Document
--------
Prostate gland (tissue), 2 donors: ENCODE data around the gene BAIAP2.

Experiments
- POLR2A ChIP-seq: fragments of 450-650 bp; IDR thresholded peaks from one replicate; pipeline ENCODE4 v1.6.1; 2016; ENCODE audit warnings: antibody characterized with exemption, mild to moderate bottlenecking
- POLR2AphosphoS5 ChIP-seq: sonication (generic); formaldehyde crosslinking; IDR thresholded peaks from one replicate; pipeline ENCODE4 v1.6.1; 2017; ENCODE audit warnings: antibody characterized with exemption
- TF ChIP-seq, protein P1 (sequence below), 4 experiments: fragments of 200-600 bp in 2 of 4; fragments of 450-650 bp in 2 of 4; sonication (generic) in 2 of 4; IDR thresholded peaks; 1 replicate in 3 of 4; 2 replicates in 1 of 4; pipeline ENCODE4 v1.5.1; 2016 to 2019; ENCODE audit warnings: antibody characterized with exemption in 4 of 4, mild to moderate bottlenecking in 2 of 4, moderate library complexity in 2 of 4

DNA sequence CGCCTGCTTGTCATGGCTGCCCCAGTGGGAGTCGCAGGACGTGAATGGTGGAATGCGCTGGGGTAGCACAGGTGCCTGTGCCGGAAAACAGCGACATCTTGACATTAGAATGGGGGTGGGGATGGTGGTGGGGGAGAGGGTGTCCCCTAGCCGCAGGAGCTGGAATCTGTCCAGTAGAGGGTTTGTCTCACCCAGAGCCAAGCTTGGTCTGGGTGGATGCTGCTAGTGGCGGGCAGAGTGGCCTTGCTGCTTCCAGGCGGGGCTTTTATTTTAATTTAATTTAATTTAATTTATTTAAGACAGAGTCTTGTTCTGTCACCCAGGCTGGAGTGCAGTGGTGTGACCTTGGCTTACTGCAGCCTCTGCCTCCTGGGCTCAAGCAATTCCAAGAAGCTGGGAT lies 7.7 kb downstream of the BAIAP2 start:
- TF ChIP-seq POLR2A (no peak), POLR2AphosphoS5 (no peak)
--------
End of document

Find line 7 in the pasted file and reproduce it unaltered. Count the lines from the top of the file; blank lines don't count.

- TF ChIP-seq POLR2A (no peak), POLR2AphosphoS5 (no peak)